Alyssa  Auch
Alyssa Auch
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Crina Cristea Crina-Ludmila
Becoming a published author today is not hard. Amazon and other platforms offer great support for writers. 
However, being a great successful published author is hard. There are many people out there who are doing it on their own. Myself included. That offers more competition which can be a great thing. Just because now everyone can go on Amazon and self publish doesn't mean they're great at it. It's a process. It's hardwork. Personally, I love that we have this opportunity. Who really wants to make it as a writer,  I believe can do it. I myself do not expect success overnight but I am confident that at least I have a better chance at succeeding in what I am passionate doing. I believe there is a market for my kind of writing and I don't necessary have to please a publisher so he decides to put my work out there. I can do it myself.
A traditional publisher is good if he is invested in your work as a writer and puts the effort to market your work. Otherwise, just being traditionally published doesn't necessary mean success. Let's not forget that less royalties end up with the writer because there are more people involved in the process and everyone has to get paid for their work.

I love the freedom of indie writers. I can design or have someone design my cover. If I don't like it, I have the final saying in what goes out into the world.
If I want a certain passage to stay in the content of the book, it will stay. Now of course, we as writers must listen to beta readers and try to be objective about the work to make it better. We should not rush and have our ego take the best of us. But we have the final decision and for me this is huge.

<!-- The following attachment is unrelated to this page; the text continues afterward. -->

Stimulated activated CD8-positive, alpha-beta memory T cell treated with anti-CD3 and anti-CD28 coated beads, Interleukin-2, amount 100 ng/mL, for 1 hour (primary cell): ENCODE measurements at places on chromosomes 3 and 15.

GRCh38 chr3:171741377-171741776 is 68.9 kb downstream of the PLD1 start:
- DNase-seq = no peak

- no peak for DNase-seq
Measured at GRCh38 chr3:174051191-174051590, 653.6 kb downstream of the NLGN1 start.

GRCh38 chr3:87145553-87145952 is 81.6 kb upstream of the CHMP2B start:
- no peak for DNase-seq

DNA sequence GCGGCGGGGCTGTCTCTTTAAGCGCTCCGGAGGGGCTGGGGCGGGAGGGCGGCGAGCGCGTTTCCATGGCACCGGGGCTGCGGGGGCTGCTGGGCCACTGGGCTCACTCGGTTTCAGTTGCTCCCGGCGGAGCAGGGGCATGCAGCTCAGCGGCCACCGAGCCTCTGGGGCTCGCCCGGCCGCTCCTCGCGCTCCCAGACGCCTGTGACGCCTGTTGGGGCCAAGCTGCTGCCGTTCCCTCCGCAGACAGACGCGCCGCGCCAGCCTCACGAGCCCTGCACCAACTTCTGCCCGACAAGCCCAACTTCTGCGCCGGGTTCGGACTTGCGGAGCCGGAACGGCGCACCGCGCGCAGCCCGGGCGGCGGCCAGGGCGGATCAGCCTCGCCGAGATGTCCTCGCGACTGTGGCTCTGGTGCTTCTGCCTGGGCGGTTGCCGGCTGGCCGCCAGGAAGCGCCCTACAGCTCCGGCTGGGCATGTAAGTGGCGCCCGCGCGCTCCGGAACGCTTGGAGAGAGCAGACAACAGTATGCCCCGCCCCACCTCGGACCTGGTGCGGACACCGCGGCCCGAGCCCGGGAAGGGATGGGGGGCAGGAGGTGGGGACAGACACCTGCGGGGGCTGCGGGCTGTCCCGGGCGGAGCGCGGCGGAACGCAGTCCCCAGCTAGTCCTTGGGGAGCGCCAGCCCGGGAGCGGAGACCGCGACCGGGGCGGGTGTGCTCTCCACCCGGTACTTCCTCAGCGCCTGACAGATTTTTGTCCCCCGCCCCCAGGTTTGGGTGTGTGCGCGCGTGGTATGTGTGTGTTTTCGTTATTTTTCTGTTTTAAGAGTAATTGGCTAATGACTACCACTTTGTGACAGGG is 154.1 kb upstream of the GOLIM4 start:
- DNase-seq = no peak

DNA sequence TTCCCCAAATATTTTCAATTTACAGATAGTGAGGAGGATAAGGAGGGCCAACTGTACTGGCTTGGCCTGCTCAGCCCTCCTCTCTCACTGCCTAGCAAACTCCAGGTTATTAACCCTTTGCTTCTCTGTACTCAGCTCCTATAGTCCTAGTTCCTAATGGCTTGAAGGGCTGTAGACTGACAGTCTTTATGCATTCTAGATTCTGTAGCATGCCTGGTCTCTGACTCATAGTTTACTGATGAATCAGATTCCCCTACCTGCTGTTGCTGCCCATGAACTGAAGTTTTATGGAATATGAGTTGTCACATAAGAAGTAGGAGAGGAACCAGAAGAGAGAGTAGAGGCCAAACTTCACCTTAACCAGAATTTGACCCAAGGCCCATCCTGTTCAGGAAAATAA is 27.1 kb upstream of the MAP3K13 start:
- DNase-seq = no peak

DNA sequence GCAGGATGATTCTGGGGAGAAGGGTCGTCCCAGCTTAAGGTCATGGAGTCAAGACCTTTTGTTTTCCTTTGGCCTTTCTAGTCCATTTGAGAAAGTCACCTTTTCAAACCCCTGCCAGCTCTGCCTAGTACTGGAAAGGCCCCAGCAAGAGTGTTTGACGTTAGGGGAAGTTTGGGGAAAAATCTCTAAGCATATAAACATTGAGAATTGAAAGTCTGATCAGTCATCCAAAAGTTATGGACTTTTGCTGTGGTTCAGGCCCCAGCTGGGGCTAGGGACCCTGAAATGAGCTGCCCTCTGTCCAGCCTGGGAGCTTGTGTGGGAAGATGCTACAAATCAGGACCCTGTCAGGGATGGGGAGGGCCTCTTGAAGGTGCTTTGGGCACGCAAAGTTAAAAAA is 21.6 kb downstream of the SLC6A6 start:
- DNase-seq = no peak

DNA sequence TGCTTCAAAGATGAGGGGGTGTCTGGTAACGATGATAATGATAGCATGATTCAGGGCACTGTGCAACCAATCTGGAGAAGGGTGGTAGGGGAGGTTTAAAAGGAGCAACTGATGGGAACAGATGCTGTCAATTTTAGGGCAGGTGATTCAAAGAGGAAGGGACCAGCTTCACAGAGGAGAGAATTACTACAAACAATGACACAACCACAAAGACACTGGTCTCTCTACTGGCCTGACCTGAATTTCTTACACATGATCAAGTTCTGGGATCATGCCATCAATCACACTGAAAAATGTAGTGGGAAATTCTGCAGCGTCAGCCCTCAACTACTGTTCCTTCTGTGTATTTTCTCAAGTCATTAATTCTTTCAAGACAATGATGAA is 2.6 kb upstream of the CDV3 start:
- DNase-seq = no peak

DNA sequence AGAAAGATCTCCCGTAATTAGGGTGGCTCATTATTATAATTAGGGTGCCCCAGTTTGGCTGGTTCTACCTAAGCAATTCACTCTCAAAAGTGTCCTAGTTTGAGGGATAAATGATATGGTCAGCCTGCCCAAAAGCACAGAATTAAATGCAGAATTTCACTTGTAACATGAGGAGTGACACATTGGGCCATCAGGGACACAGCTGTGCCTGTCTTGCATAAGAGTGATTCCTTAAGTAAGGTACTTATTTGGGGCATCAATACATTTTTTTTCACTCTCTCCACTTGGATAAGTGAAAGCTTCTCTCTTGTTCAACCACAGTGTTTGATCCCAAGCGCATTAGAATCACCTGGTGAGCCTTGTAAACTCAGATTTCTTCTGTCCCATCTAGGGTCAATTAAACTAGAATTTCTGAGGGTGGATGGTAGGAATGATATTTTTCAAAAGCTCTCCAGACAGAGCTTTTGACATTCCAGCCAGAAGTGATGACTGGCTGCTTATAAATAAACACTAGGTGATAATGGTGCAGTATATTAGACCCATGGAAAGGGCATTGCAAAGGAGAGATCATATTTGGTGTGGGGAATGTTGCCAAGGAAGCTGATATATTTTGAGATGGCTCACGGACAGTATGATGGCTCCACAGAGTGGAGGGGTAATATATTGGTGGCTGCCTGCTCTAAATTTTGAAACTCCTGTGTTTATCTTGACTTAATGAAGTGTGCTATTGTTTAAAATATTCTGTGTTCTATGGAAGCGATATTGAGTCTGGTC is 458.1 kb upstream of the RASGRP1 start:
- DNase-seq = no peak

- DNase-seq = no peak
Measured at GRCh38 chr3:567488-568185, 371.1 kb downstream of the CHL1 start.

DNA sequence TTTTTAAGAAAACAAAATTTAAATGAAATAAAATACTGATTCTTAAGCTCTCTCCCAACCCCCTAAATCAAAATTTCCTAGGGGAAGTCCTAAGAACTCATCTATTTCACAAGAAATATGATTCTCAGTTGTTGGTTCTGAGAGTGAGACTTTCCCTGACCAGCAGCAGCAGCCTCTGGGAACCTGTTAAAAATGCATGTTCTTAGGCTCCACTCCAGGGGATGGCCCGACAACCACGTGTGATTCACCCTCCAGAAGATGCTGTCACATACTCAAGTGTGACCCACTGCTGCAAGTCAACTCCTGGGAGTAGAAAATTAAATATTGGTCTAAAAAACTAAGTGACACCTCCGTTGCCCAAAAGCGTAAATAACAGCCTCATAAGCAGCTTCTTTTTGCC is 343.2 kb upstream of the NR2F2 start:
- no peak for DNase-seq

Dmitry Selemir
​An interesting post Alyssa. I wonder how important it is to have that ‘published’ title. It used to be a token of some kind of recognition. Somebody — who is doing it professionally, whose livelihood depends on making the right calls most of the time decided to commit the time and money to publish your work — thereby giving the work their seal of approval. That does mean something. I think now the boundary is a lot less solid. The publishing world is changing rapidly and it has advantages and disadvantages of course. The barrier for entry that used to exist is more or less gone and to find that recognition — you don’t need a publisher necessarily. There are examples of authors who were rejected when trying to go down the traditional route only to find success via self publishing. So what is that token of approval that people can show now? The number of 5-star reviews on Amazon or is it the number of followers or is it the number of times people downloaded and read your book? Ultimately we do need that recognition in some shape or form. Publishing something without anyone actually reading it is meaningless even though I agree — just completing that body of work — is commendable in itself. That does mean however that being an successful author today means a lot more that it did, say, ten years ago. In the past your role stopped the moment you sent your manuscripts out to a bunch of agents or publishers. Now the moment you are ready to submit — is only the beginning — it’s what you do after that point that will most likely determine how successful your book is, how many people notice and read it.